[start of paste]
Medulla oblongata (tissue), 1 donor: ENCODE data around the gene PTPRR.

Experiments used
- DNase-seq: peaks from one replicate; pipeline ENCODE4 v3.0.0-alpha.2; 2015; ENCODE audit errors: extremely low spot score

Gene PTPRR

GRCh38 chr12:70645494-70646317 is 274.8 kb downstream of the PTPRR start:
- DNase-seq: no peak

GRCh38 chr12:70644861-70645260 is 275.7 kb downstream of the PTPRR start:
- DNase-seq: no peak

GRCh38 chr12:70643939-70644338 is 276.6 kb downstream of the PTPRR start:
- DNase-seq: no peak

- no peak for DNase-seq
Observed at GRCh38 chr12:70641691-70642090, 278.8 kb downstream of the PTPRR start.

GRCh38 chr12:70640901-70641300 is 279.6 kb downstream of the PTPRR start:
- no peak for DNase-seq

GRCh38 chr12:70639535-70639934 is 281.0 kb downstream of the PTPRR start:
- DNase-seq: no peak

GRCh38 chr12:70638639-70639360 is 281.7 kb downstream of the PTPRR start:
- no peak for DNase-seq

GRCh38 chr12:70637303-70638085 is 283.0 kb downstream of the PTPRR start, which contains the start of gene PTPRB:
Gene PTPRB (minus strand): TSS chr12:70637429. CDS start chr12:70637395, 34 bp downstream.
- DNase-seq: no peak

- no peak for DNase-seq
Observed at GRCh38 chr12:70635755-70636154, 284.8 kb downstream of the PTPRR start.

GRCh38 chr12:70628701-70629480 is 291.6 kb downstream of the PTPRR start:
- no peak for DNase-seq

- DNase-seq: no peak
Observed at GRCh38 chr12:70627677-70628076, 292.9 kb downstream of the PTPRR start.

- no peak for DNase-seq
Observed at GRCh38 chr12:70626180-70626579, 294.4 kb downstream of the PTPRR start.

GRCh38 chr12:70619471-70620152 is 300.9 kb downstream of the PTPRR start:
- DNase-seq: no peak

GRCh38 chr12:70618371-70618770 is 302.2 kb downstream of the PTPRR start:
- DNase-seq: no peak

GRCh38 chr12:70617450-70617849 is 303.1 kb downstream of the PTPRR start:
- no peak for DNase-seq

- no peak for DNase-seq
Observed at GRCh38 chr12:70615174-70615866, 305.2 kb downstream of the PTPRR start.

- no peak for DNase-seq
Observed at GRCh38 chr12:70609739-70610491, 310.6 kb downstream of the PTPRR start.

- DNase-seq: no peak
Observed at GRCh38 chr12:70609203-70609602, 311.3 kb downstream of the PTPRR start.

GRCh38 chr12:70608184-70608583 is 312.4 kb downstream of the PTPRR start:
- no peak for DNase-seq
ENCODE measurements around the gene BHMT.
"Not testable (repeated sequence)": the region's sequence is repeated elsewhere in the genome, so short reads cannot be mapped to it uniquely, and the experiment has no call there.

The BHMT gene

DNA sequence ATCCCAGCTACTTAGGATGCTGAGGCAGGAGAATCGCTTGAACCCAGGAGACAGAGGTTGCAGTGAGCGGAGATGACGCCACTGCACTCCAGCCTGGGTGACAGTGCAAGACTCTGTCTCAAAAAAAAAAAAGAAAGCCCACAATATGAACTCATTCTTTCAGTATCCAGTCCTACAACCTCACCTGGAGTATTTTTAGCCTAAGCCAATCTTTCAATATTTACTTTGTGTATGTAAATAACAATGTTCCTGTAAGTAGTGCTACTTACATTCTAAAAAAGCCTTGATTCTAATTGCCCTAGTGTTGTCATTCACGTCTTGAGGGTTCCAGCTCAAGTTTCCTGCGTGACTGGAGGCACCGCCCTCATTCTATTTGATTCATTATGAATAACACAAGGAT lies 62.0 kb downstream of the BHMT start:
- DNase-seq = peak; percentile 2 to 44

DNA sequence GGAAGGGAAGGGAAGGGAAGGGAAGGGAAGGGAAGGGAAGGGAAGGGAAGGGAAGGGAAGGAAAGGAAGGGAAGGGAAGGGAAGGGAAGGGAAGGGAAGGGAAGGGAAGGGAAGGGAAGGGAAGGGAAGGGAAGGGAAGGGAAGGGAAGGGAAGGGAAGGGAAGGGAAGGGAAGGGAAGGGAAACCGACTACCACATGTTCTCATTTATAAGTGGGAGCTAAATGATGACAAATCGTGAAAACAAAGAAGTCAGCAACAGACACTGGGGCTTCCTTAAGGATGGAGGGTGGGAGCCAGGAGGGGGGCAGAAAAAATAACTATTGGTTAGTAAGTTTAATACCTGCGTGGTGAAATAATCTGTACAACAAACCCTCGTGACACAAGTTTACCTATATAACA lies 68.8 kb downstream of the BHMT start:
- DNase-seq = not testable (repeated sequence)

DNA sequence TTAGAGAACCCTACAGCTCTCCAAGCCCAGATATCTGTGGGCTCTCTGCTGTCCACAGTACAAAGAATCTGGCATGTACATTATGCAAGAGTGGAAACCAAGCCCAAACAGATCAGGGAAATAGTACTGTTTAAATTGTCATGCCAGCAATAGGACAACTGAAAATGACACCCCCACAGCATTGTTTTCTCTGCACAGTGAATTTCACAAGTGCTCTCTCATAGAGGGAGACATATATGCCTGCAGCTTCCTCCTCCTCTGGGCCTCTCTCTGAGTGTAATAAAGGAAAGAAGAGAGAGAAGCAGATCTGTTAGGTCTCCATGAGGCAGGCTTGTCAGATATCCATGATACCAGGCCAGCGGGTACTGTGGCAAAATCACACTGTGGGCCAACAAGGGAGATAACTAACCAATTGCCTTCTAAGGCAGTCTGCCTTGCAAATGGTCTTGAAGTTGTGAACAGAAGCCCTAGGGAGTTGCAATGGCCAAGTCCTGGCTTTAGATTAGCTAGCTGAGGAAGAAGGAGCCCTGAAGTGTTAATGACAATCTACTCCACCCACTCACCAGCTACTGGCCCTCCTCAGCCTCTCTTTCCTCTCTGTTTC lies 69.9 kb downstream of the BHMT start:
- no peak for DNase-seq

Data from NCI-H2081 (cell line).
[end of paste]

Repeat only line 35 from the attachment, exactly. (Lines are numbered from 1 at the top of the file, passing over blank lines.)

- no peak for DNase-seq